If you’re bidding to host the Olympics, it’s important to understand what might appeal to the International Olympic Committee. In the run-up to the 1996 games, the city of Atlanta carefully targeted the committee’s most corruptible members. In return for their support, the city offered first-class plane tickets, prostitutes, rounds of golf on the Augusta national course, “free” shopping trips, directorships on overseas boards of American companies, medical consultations, scholarships and tickets for the Oscars ceremony.
Following similar shenanigans relating to the candidacy of Salt Lake City, the committee chucked out a handful of members and introduced various reforms – including, notably, the abolition of visits to candidate cities by its members. But Andrew Jennings, the investigative reporter who, in his book The Great Olympic Swindle, provided a priceless account of the corrupt practices, believes that the Olympics and corruption come as a package.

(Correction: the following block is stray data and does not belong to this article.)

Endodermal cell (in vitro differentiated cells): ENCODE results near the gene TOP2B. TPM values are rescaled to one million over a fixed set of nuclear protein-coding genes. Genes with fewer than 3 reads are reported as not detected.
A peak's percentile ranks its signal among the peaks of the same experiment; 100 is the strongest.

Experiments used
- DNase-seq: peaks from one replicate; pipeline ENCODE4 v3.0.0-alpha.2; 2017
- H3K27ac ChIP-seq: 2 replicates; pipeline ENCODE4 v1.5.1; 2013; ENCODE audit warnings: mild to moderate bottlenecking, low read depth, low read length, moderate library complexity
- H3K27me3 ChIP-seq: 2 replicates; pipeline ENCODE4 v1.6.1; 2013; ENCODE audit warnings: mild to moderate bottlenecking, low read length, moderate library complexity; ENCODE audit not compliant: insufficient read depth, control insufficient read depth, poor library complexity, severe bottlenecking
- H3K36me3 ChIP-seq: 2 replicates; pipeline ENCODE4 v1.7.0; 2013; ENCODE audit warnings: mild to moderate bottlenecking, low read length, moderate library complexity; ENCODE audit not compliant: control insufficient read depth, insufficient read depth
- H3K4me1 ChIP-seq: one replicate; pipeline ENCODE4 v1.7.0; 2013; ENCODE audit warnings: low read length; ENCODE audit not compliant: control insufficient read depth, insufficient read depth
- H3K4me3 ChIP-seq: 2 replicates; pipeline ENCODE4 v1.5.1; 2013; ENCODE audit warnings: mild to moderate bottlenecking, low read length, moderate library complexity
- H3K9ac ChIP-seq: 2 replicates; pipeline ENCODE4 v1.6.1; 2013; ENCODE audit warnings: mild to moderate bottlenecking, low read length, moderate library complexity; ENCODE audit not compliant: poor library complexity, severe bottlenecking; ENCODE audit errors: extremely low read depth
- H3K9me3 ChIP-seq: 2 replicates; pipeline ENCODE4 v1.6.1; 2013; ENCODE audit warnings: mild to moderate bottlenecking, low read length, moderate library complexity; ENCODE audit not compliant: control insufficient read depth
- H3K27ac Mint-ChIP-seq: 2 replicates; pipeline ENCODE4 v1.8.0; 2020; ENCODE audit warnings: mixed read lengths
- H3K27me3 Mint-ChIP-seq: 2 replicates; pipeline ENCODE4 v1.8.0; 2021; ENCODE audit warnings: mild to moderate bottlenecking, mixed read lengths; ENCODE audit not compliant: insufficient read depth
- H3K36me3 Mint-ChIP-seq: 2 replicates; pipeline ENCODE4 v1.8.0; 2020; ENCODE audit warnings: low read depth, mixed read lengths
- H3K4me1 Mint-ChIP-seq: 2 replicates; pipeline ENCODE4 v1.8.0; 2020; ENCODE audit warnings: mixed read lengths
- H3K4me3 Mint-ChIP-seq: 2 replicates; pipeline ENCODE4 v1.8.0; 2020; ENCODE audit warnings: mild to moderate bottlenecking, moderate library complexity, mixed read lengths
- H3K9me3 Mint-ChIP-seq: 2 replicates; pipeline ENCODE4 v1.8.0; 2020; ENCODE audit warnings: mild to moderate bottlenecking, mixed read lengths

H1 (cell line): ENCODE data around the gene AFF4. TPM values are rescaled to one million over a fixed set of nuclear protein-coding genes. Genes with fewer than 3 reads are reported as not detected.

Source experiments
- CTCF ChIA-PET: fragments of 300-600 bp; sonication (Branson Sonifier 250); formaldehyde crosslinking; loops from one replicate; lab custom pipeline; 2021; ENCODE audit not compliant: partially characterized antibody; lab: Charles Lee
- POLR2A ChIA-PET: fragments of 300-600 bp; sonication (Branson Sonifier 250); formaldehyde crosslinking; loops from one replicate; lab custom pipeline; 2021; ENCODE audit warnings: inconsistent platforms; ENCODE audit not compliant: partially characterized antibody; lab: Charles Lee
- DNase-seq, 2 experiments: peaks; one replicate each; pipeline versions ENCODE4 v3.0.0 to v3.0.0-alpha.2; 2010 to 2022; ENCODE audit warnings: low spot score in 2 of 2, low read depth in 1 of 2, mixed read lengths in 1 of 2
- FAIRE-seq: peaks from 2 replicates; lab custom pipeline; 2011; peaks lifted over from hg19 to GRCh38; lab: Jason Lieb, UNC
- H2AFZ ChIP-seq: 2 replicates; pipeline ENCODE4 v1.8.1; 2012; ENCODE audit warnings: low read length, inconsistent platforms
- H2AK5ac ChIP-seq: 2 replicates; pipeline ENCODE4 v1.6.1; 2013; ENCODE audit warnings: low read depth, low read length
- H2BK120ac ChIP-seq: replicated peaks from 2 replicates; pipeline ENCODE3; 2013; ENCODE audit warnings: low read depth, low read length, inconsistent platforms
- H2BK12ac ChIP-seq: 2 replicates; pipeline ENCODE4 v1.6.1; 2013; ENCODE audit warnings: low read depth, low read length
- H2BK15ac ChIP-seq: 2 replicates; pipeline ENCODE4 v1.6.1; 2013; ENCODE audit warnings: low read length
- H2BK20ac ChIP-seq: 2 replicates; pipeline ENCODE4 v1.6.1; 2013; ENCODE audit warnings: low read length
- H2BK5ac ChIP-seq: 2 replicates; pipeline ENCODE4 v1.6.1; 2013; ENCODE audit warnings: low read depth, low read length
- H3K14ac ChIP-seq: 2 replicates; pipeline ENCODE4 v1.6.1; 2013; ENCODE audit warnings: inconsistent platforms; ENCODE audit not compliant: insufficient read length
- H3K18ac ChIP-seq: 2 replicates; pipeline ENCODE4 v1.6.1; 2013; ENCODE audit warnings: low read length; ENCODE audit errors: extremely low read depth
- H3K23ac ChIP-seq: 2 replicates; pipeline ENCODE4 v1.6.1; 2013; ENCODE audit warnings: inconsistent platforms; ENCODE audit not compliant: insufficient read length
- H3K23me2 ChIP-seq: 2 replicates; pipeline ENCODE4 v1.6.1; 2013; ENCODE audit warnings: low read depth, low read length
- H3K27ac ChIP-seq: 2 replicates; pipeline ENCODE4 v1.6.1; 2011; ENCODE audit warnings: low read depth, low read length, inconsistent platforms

Construction companies enter candidate cities, he says, and needlessly reconfigure the infrastructure at vast expense. City officials, even if they don’t bribe the committee, are themselves susceptible to being bribed by construction firms seeking big projects funded at public expense. “The Olympics is like a poison coming into your community,” Jennings says. “And don’t tell me that nobody pays kickbacks in Bosnia, because they do in other places.”
Why Bosnia? Because the city of Sarajevo is bidding to host the Winter Games in 2010. City officials and their counterparts in the government have decided that a bid could provide a focus for the demoralised population. And this – Jennings, take note – is a city where the infrastructure really does need to be reconfigured.
Mirsad Zorabdic, a former history professor, journalist and author, showed me round the city recently. He introduced me to Asim Handzic (whose factory, in a converted mosque, switched from engraving plaques to manufacturing grenades during the war), who presented me with a sample of his latest product: a trophy commemorating the Olympic bid. For good measure, he gave me an old grenade case, too.